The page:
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Last summer Mehdi bought a 30 year old townhouse close to the Vancouver-Burnaby border. Although he was happy to move into his new place, it had a pretty major flaw in his mind - single paned windows.
Mehdi is a technical guy and knows a lot about energy – in fact he spends most of his work day crunching numbers to figure out what makes the most financial sense in terms of energy upgrades for buildings and residential homes throughout the city.
However, when it came to his own home, what drove him to improve energy efficiency of his townhouse, more than anything else, was comfort. When the colder weather set in, he and the rest of his family could feel the cold air seeping though the single glazing. No one wanted to sit close to the windows, which effectively limited the functional space in all of his rooms.
He decided to replace his windows, but first go through the Energuide process in order to qualify for the grant. He also recognized the need to look his household energy use, holistically: If he could reduce the heat loss, and subsequent heating need, this would allow for other opportunities to make energy upgrades. Although he has a lot of expertise in this area he found the Energuide evaluation useful, especially the door blower test which provided quantifiable data to confirm what he suspected was the case. He also really appreciated the fact that the Energuide evaluators come from an unbiased position and weren't trying to sell him anything and the simplicity of the report.
He calculated that by replacing his windows he could also reduce his furnace size by about 12%. He is also going to upgrade from a low to medium efficiency furnace - which overall it should improve the heating efficiency by 60%. A smaller furnace will also reduce the amount of cycling and better maintain a constant temperature in his home, further contributing to a more comfortable space for his family.
He has received quotes, decided on which contractor to go with and expects to have his new double glazed windows and furnace installed soon. His total investment will be $5,000. He has calculated his Energize grant on the website and expects to receive $1,117. He also estimates that his new windows and smaller, more efficient furnace will save him $980 annually in heating costs. He is also quite looking forward to being able to sit by a window again and read by natural light.
His advice for others - don't wait. The Energuide is a great program, particular for anyone who lives in a house or town home with single paned windows it's a home run. And this is coming from an expert.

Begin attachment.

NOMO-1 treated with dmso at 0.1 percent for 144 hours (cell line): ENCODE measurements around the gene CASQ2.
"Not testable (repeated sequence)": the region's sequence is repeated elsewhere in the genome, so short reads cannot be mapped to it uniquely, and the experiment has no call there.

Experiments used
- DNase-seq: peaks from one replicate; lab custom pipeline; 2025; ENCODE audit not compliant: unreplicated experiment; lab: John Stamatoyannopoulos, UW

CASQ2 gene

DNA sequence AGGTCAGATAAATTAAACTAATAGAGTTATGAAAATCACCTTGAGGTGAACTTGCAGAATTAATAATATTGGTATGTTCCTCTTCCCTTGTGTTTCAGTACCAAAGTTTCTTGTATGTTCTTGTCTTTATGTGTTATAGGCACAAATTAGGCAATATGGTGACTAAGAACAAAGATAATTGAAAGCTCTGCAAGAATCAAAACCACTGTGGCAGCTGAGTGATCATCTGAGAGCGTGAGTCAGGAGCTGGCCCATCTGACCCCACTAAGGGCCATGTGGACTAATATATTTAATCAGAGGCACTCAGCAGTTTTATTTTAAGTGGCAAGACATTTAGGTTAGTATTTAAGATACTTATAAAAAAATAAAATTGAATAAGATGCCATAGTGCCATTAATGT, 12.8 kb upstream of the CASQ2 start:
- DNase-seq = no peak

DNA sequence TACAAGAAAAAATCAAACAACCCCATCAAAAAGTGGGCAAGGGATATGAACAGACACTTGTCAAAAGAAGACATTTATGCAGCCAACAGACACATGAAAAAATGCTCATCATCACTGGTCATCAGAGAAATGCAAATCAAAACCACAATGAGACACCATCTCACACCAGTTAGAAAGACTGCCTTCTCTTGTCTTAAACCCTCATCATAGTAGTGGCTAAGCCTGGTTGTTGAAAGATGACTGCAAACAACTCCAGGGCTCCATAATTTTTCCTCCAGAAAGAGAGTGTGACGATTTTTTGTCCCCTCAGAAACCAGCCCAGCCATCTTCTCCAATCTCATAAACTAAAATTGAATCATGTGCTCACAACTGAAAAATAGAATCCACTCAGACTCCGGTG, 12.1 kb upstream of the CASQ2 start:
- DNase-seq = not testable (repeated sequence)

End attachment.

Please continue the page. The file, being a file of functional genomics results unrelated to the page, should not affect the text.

Rob and Monica recently purchased an older house in Mount Pleasant but once the colder weather arrived they noticed it was a bit chilly and there was a draft in the living room.
After friends recommended the One Day at Home website, they logged on and then quickly decided to arrange for a visit from an EnerGuide for Houses service provider. Their house initially scored 53 and the accompanying report recommended that the biggest energy savings would be insulating the main walls and replacing the furnace. It also recommended replacing the windows and insulating the basement.
After speaking with some contractors that they found through the One Day at Home website, they decided to have insulation blow into the main walls and add insulation to the concrete foundation wall at a cost of $1,500. They also sealed up some of the air leaks and the chimney vent themselves for another $20. They opted against replacing the windows and furnace because these were considerably more expensive undertakings and the furnace was still in good repair.
Their follow-up EnerGuide for Houses rating of 72 brought them an $1,130 grant, earned them a $1,300 rebate on their mortgage loan insurance and since they had used Bright Ideas financing to pay for the work, Van City paid them $170 which pretty much covered the cost of the EnerGuide evaluations.
Monica was pleased that they had nearly $900 more than when they started andwould be saving $650 a year off their heating bills. Rob was just happy that he could read in the living room at night without needing a blanket.
When Chris's furnace began acting up, the first contractor he called quoted him $3,200 to replace it. The second contractor recommended replacing it with a high-efficiency one at a cost of $4,000 but to do it before Christmas so as to take advantage of the limited-time offer manufacturer rebates.
Chris decided to get an EnerGuide evaluation to see what an unbiased expert would recommend. His evaluation report indicated that replacing his furnace was Chris's biggest energy saving opportunity; the other suggested changes offered only marginal energy improvements.
Chris decided to pay the extra $800 for a high-efficiency furnace with variable speed fan and made sure he asked his contractor for a sizing calculation to make sure the furnace that was getting installed wasn't bigger than required.
After claiming his $350 from Terasen Gas, $150 from the furnace manufacturer, a $507 EnerGuide for Houses grant and a $100 EnerGuide bonus for Energy Star furnaces, his high-efficiency furnace cost him $307 less than a mid-efficient one would have. In addition, he reduced his monthly heating bills by 20%.
Chris no longer had to worry if his furnace would fail during one of his daughter's weekends with him and he felt like he'd gotten a pretty good deal too.